During a physical examination, your ENT will inspect your ears, nose and mouth. Often, they can conduct a nasal endoscopy right there in the office. In this simple procedure, they use a thin, flexible tube attached to a camera (endoscope) to inspect the inside of your nose. Using images from the camera, your doctor will search for nasal polyps (growths), structural abnormalities and signs of infection like pus, swelling or redness.

Other forms of testing include:

  • Allergy testing, like skin prick exam.
  • Bloodwork
  • Ciliary function test, inspecting cilia (hair-like structures in your respiratory system) using a microscope.
  • Nasal culture (cytology), studying results from a nasal swab.

Imaging Tests

In some cases, your ENT specialist may recommend you undergo an imaging exam. This noninvasive screening scans your body and translates the findings into images. These images help us identify polyps and structural abnormalities that would keep your body from draining fluid properly. They also show where fluid is being retained and which areas of your face are most affected by inflammation.

Computerized tomography (CT) scans are the most common imaging tests. In this procedure, you lie on a moving exam table that glides into a cylinder-shaped imaging machine. The equipment rotates around you, using radiation to X-ray your body. A CT scan, typically only used on adults, most clearly shows the bony structures around your sinuses.

Like fingerprints, the shape of your sinuses and how they connect to your nose are unique to you. Imaging allows us to become experts in your sinuses. That way, if you need surgery after trying all other medical efforts, we are ready to help.

Treatment of Sinusitis

Nonsurgical treatment

You can care for mild cases of sinusitis without having to see your family physician. Drinking fluids and resting help your body hydrate and recharge, and over-the-counter nasal decongestants contain medication in aerosol form that often clear sinuses within a few days.

If your condition worsens or does not improve, your family physician may prescribe antibiotics. Your physician will monitor your care and may refer you to an ENT specialist for more specialized care.

Because there is no “one right answer” for care, your team will design a care plan that addresses your specific needs. We consider factors like your age, other chronic conditions and the kinds of treatments you have already tried.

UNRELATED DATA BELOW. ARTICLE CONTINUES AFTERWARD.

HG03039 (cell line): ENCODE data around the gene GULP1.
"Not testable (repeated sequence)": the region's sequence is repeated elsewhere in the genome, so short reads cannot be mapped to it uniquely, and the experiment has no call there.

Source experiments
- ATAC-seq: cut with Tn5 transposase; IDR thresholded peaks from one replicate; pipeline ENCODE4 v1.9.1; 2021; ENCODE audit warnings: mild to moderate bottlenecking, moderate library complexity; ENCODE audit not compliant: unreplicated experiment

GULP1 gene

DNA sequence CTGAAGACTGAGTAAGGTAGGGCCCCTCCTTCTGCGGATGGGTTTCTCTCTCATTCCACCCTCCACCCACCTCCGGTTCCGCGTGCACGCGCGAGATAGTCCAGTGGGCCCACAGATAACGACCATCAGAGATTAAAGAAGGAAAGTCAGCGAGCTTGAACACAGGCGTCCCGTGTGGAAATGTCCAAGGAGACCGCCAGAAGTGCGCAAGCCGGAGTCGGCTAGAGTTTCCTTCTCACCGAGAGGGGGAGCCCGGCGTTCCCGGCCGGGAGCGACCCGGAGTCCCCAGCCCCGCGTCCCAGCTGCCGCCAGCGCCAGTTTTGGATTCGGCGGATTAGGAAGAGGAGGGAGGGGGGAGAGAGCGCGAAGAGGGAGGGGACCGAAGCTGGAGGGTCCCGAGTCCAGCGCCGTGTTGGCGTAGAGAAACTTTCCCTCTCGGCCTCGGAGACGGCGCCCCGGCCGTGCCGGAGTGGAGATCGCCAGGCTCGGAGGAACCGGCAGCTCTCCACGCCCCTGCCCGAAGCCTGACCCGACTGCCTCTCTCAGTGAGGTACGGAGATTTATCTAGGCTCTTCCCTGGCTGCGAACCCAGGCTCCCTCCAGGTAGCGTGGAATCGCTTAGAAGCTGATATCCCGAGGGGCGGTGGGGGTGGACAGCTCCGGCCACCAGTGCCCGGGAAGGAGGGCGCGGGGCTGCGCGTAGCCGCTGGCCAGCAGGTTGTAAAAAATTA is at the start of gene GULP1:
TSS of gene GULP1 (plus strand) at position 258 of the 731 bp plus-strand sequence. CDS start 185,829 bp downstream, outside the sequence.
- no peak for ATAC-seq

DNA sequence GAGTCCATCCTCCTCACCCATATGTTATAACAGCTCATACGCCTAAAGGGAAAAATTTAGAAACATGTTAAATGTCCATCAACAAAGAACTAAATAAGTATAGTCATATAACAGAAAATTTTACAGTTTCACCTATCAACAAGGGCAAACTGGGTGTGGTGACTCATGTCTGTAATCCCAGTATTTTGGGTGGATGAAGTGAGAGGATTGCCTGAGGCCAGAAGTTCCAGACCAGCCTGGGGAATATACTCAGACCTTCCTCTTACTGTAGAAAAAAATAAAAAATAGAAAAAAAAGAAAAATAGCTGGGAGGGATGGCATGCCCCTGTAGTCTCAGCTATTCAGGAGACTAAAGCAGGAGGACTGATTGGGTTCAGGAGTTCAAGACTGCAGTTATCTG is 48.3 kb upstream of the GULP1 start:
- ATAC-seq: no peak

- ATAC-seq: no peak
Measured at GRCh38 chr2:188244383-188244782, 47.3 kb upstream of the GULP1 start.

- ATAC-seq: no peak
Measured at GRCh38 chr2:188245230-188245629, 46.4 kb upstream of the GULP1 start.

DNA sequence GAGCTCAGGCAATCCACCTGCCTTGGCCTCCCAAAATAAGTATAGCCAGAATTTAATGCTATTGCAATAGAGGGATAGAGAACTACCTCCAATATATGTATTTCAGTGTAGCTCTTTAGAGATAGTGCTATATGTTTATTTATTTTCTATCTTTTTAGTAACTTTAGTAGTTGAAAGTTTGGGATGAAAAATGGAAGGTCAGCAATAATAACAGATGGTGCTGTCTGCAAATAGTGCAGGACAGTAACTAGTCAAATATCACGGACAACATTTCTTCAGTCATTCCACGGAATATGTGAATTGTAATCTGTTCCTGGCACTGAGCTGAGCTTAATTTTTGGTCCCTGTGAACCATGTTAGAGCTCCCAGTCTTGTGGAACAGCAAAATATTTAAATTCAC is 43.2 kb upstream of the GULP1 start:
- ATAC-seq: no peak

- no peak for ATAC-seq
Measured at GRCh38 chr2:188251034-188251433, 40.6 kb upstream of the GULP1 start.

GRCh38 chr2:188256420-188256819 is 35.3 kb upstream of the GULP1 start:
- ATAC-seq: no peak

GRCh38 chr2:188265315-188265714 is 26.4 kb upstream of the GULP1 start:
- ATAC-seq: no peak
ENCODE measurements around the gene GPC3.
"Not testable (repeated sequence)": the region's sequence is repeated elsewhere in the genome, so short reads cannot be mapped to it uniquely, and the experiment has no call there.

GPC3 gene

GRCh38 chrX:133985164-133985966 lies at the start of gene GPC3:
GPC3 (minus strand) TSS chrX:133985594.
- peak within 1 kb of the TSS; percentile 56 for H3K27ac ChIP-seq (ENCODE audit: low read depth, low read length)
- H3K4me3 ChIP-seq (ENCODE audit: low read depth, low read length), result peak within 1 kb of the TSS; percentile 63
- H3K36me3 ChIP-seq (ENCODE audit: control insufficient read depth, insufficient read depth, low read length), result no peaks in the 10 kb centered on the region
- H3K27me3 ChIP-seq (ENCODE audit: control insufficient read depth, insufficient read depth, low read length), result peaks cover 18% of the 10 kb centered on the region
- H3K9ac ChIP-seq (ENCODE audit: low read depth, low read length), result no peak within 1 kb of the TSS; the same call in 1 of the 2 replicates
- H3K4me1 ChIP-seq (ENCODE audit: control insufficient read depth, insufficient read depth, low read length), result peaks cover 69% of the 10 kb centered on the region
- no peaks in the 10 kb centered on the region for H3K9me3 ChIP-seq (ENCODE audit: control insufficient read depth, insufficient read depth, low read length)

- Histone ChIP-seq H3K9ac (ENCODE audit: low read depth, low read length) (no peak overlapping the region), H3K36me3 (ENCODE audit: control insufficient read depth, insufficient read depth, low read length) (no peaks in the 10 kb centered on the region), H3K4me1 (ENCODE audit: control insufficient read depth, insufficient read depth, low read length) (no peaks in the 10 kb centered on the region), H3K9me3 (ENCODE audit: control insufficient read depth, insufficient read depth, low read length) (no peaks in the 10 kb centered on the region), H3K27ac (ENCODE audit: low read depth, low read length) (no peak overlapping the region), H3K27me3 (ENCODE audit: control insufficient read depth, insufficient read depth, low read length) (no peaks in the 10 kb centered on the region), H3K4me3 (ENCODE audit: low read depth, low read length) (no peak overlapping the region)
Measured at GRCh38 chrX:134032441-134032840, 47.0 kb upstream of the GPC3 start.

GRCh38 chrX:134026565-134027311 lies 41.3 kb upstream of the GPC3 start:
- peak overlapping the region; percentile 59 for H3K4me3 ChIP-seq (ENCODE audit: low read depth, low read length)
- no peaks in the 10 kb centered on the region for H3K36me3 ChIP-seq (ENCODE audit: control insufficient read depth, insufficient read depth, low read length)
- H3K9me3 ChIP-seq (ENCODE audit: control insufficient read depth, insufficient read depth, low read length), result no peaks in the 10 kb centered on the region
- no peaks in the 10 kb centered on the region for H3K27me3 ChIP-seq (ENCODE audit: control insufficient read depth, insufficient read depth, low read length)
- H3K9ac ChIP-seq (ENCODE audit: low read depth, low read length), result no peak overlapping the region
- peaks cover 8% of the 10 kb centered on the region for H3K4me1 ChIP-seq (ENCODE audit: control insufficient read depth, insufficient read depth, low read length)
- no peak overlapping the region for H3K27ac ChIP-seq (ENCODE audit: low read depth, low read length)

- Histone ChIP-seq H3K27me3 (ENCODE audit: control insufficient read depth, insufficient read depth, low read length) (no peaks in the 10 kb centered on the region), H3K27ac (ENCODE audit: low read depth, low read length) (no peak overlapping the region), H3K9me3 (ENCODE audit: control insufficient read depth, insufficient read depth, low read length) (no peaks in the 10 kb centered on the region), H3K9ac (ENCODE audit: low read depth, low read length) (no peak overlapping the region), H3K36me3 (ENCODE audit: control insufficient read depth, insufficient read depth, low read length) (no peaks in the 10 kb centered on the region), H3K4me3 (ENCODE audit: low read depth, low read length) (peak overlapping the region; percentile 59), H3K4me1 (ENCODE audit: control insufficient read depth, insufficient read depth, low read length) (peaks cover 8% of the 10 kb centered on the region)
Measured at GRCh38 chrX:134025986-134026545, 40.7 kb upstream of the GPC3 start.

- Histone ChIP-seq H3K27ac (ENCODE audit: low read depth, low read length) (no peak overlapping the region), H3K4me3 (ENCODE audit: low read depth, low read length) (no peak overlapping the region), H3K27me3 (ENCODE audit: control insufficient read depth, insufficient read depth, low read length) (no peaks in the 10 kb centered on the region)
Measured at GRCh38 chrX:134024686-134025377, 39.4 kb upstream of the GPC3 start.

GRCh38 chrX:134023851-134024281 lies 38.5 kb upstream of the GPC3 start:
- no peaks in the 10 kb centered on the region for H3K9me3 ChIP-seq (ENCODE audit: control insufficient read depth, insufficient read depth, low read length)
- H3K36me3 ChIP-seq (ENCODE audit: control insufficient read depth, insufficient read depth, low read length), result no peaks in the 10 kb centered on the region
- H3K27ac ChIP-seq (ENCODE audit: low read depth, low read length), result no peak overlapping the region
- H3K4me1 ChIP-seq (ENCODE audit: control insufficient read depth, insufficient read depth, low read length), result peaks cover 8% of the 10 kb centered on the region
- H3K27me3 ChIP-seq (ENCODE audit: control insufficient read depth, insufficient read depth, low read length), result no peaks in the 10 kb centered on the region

At Beaumont, we do our best to clear your sinusitis with noninvasive techniques that cause little discomfort. But if those do not work, you may need to consider surgical therapy. Surgical therapy improves the opening between the nose and sinuses, which allows relief of sinus pressure, improved sinus drainage, and better access of medications to the sinuses.

Doctors review high resolution CT scan images to see your unique facial structure and functions. This technology allows us to pinpoint the affected area and treat your airways more precisely than ever before. If the images indicate that the sinuses are blocked, your ENT specialist may recommend expanding the passageway between your nose and your sinuses. There are different ways this can be done. For example, endoscopic sinus surgery can remove tissue blocking your sinuses. Or, balloon sinuplasty can allow for better airflow by expanding a tiny balloon in your sinus passages.

During any sinus procedure, Beaumont ENT specialists use the most up to date endoscopy equipment, utilizing 4K technology for viewing the sinus passageways. Image guidance permits the ENT specialist to very precisely target the areas that require opening.

At Beaumont, your comfort and safety is important during any procedure. So, we continually research the most effective ways to perform surgery with low or no opioid drugs. And when needed, our highly trained anesthesia specialists play an essential role in your care team.